That glaucoma is often hereditary, and that when hereditary, it tends to appear at an earlier age than common, was recognized by von Graefe as long ago as 1869, but that the disease should appear in five successive generations before the age of 20, is, I think, worthy of record, and is my excuse for presenting to you the history of the otherwise sufficiently common case which follows.
Case.—C. E. B. came to me from one of the towns on the eastern shore of Maryland, March 24. The patient was a timid, nervous, not very intelligent, but well developed girl of 17 years. Her sight had been failing a little more than a month, and more rapidly the previous week. For several nights had seen circles of colored light around the lamp. The nearest approach to pain had been a sense of discomfort. The eyeballs were prominent, the pupils slightly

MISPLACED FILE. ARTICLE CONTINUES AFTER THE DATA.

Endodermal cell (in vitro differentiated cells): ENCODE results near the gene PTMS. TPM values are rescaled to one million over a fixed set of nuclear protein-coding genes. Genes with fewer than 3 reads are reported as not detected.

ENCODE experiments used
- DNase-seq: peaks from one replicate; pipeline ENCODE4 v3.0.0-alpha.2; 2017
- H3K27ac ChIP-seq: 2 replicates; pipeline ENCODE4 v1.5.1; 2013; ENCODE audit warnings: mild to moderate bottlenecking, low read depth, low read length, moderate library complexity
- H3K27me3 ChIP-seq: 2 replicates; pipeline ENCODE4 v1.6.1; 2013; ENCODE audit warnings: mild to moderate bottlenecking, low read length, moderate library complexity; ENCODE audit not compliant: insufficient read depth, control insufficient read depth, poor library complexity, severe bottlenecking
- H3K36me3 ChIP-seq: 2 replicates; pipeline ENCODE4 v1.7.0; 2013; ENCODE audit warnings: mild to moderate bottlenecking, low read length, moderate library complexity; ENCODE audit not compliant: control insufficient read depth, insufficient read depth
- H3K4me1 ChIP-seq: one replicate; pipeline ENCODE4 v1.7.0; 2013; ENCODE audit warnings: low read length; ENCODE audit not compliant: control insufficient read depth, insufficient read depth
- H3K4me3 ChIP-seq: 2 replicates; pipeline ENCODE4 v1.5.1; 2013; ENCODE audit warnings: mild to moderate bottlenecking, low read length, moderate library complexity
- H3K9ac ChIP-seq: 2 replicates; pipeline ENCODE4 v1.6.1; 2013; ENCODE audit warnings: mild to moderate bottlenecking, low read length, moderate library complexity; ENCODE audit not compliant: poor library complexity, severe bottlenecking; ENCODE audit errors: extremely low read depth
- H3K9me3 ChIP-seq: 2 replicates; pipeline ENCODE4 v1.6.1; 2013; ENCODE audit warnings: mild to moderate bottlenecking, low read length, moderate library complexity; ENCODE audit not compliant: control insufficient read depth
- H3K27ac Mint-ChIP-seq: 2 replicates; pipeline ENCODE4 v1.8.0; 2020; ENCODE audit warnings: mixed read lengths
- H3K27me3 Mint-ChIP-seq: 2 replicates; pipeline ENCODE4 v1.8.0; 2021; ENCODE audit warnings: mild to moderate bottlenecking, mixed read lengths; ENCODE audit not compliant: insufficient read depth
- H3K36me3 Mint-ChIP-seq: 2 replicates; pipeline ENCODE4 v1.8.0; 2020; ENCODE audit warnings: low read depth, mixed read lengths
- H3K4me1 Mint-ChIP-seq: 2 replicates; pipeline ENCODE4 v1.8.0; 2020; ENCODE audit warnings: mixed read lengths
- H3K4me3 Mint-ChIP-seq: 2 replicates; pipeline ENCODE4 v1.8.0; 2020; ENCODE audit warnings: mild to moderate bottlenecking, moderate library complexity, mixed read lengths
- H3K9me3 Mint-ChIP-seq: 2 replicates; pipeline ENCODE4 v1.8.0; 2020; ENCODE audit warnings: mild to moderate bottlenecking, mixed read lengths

HARLAN H. A CASE OF HEREDITARY GLAUCOMA. JAMA. 1885;V(11):285–286. doi:10.1001/jama.1885.02391100005001b
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